Necrotizing Soft-Tissue Infections

'Flesh-Eating Bacteria'

Kiran Panesar, BPharmS (Hons), MRPharmS, RPh, CPh


US Pharmacist. 2013;38(4):HS-8-HS-12. 

In This Article


Various factors can be used to classify NSTIs, including the depth of tissue involvement, severity of infection, and microbiology. According to the FDA, NSTIs are classified as: 1) uncomplicated infections that respond to a simple course of antibiotics or incision and drainage, or 2) complicated infections that involve deeper tissues and may require surgery. Based on the organisms isolated, there are three types of NSTIs: type I, type II, and type III.[1,2]

Type I Infections

These are the most common type and usually involve four or more causative organisms, which are frequently a mix of aerobic and anaerobic bacteria.[3] The most prominent aerobic organisms are streptococci; one may also find staphylococci, enterococci, and gram-negative rods. Bacteroides species are the most common anaerobes, followed by Peptostreptococcus.[3] The presence of multiple pathogenic organisms is usually a sign of a compromised immune system, and patients with type I infections commonly have diabetes mellitus, obesity, peripheral vascular disease, chronic kidney disease, or alcohol abuse.[3]

Fournier's gangrene is a type I NSTI involving the perineum or genital areas. It can arise from genitourinary, colorectal, or dermatologic sources.[3] Ludwig's angina (cervical necrotizing fasciitis) is another type I infection that involves the submandibular space. Common complications associated with it include stridor and airway obstruction.[3]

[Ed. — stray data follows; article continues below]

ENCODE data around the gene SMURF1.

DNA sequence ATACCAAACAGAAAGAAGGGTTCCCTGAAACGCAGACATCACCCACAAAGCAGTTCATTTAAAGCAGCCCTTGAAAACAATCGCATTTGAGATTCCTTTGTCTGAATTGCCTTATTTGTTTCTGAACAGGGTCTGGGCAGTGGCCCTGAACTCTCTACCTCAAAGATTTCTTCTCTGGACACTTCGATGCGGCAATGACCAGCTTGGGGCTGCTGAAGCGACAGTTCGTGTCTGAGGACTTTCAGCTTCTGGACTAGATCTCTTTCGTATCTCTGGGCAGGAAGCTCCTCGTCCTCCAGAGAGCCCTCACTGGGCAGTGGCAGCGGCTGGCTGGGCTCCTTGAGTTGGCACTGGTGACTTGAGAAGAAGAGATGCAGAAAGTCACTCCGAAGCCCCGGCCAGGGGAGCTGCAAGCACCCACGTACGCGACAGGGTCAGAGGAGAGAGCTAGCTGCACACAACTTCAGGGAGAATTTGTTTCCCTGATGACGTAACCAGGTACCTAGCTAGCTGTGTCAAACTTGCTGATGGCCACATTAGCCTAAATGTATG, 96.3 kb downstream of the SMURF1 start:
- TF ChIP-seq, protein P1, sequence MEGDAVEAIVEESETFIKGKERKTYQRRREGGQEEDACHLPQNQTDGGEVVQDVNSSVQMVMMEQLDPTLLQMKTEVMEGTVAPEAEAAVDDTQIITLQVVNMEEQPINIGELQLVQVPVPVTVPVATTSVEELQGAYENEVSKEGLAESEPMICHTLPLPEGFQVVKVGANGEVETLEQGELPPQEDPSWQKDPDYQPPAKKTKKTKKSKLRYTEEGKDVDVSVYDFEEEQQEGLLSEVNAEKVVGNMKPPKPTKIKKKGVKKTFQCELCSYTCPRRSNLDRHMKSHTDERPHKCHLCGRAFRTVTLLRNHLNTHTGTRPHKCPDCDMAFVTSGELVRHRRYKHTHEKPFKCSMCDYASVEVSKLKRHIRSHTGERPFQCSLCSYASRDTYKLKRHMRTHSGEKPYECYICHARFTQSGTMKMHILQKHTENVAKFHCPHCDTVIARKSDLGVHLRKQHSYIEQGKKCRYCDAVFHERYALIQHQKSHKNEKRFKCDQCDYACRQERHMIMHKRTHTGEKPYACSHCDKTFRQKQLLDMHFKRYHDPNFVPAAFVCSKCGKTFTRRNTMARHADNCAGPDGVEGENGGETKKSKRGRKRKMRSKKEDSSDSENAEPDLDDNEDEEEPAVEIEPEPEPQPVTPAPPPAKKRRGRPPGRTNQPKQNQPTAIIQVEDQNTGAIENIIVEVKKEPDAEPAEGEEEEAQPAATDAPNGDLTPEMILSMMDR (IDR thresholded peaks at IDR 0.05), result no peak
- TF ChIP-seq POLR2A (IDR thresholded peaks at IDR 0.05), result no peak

Type II Infections

These are much less common and account for 10% to 15% of NSTIs. They are increasingly caused by Staphylococcus aureus, specially methicillin-resistant strains. Additionally, streptococci may be isolated from such infections.[3] Type II NSTIs are typically located on the extremities and normally originate from minor injuries that allow the entry for bacteria or create an environment that is conducive to the survival of hematogenously transported bacteria.[4] Type II NSTIs may also be associated with the use of nonsteroidal anti-inflammatory drugs (NSAIDs).[4]

Type III Infections

These are the least common type of NSTIs, but the cause of these infections has not been universally agreed upon.[3] While some sources consider these infections to be caused by V vulnif-icus, others attribute them to clostridial myonecrosis.[3,4] Type II infections typically occur as a result of a deeply penetrating wound or a crush injury accompanied by local devascularization, intestinal surgery, or "black tar" heroin injection.